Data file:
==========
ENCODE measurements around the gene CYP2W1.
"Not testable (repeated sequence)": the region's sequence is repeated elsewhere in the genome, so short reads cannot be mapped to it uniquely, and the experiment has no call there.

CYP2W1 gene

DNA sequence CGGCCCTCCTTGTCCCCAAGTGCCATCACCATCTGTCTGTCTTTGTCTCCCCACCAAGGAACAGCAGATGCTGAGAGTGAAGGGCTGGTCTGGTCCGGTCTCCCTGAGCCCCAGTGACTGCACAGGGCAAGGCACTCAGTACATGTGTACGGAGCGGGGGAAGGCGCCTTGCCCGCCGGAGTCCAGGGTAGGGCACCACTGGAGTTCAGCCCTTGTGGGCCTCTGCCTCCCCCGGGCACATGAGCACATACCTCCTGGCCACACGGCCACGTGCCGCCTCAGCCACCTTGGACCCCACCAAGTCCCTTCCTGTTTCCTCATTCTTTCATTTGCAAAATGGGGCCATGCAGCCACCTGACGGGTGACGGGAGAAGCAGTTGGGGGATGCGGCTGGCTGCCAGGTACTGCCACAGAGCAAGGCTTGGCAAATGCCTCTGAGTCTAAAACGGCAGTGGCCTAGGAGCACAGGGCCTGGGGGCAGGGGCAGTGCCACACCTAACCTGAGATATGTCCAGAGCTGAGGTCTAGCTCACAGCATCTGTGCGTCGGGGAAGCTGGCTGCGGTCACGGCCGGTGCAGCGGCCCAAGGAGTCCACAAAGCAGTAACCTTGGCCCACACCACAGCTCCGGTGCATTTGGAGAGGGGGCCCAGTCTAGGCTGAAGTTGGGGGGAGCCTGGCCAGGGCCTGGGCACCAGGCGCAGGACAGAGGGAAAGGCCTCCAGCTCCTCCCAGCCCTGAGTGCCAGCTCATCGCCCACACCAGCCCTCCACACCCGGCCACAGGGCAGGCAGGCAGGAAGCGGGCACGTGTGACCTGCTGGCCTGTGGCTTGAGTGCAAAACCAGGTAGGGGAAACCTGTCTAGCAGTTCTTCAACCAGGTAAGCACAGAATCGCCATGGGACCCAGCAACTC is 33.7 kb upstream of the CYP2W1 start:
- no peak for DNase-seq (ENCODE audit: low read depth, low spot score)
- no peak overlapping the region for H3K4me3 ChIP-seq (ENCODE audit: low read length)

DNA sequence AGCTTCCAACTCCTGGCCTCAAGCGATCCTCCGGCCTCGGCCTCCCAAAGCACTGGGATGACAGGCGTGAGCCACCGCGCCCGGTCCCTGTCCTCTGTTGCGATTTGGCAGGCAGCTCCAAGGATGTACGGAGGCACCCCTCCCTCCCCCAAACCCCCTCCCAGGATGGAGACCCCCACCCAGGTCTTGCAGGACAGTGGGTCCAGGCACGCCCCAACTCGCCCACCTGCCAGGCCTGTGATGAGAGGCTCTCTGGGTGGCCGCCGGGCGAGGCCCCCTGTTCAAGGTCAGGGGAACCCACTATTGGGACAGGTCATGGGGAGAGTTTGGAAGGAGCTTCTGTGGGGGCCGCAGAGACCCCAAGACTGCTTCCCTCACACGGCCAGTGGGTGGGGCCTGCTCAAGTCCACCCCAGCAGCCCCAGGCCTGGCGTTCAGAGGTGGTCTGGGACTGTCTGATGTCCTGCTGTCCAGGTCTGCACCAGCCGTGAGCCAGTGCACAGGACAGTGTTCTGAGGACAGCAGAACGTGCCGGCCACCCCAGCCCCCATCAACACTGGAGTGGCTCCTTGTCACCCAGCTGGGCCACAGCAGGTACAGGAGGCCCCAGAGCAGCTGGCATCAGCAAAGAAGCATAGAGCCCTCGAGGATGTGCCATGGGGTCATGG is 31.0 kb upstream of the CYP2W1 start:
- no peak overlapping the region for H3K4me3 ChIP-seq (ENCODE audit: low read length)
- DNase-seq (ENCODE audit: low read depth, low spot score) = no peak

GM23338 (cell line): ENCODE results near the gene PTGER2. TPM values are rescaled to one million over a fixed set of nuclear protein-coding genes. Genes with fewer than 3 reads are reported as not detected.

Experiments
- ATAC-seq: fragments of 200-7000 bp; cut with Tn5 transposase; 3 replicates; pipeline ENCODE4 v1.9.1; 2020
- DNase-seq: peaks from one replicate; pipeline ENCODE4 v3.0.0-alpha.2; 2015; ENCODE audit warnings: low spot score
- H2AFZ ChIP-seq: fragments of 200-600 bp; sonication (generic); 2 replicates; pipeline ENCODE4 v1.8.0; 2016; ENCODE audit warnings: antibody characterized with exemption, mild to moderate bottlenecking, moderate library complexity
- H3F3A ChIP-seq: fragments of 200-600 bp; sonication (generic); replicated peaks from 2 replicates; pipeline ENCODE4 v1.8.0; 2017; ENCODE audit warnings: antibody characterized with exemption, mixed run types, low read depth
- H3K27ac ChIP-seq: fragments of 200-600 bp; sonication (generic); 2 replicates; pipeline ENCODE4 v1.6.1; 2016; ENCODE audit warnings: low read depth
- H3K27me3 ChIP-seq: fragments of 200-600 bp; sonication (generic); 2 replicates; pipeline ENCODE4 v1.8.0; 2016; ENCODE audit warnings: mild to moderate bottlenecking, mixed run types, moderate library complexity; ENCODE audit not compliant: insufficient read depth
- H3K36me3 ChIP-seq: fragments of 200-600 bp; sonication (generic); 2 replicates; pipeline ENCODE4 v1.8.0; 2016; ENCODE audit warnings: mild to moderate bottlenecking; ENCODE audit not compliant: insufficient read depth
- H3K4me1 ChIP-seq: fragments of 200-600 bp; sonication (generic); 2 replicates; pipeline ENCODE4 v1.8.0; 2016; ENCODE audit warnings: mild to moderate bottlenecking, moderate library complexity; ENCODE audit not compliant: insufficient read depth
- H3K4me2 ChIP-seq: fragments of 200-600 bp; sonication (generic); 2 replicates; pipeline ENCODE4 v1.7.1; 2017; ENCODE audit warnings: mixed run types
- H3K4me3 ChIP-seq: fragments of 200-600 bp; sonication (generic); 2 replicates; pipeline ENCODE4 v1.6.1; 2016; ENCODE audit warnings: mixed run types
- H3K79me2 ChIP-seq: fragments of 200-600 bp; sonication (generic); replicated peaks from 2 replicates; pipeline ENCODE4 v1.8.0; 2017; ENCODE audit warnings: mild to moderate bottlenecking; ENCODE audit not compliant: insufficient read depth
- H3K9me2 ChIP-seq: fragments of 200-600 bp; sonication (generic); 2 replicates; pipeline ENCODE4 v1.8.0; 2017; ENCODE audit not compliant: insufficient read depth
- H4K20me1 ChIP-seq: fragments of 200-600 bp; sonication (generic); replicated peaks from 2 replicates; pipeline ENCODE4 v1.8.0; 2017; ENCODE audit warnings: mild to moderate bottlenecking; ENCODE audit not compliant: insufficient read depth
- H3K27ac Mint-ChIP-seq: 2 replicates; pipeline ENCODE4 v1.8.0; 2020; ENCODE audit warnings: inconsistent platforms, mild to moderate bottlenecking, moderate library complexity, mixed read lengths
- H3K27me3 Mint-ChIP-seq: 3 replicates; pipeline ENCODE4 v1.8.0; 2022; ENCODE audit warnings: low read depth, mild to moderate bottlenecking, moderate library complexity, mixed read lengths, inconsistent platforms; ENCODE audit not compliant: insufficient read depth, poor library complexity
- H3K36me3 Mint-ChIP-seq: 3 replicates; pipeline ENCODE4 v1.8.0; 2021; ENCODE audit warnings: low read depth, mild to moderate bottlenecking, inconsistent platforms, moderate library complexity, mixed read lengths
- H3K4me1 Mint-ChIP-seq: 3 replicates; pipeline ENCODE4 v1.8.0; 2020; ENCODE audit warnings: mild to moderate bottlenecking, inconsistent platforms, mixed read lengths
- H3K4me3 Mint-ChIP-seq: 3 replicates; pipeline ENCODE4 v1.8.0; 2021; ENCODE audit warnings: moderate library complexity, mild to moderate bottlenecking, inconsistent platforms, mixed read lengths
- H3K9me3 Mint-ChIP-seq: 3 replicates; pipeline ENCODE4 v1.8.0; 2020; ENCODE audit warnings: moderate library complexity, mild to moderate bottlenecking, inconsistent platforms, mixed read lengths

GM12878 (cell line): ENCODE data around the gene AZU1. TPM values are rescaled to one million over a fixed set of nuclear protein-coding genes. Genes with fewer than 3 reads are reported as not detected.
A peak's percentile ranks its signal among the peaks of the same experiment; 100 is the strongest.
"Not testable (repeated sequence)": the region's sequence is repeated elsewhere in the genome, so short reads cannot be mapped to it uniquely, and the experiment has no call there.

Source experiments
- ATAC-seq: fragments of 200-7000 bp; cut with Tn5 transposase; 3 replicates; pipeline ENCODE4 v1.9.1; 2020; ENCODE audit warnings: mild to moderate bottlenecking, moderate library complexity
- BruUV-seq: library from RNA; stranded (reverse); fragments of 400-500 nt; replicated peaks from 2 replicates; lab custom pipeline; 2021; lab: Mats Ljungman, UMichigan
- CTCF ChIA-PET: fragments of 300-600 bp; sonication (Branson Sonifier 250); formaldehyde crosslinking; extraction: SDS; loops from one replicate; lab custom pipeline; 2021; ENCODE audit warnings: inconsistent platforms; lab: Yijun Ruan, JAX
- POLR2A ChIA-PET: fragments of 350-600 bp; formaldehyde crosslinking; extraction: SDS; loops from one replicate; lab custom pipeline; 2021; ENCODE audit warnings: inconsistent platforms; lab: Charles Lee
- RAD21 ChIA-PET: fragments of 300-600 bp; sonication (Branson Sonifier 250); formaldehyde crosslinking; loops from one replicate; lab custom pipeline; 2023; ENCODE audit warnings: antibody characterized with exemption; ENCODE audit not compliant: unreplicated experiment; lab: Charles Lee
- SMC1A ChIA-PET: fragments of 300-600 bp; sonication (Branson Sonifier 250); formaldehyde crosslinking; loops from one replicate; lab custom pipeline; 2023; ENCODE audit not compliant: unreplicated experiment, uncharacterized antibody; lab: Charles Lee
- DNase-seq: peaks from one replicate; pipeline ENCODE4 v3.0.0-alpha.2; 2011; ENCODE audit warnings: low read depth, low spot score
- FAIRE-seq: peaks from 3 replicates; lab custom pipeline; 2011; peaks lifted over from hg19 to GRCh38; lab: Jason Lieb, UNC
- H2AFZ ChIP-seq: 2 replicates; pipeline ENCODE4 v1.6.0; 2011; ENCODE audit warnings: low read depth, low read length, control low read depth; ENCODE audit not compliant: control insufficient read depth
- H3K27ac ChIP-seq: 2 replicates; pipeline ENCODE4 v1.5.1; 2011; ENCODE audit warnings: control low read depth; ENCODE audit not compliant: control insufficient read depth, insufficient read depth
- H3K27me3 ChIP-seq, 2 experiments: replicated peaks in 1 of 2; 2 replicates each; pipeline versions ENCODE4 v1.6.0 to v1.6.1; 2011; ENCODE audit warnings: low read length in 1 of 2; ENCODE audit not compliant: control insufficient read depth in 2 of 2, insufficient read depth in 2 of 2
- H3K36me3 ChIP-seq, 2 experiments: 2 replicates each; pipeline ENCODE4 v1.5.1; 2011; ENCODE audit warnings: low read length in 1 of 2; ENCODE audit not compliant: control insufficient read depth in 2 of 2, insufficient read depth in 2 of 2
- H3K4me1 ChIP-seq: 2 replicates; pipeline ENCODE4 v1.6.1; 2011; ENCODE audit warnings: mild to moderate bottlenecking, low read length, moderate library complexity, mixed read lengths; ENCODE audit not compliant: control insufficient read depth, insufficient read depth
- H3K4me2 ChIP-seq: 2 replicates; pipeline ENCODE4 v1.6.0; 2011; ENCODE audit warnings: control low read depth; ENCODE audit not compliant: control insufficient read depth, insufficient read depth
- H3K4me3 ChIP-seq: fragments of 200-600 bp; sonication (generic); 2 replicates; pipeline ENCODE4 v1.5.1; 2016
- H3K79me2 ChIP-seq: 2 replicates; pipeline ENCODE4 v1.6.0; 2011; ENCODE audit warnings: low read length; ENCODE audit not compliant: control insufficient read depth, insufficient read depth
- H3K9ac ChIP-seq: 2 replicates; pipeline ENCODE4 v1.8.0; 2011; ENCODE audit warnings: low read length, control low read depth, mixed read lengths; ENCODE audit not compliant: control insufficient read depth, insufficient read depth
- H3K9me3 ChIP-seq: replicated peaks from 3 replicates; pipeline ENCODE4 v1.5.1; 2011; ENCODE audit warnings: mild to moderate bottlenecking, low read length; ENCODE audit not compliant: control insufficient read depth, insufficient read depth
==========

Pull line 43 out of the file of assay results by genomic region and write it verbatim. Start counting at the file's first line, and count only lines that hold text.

- H2AFZ ChIP-seq: 2 replicates; pipeline ENCODE4 v1.6.0; 2011; ENCODE audit warnings: low read depth, low read length, control low read depth; ENCODE audit not compliant: control insufficient read depth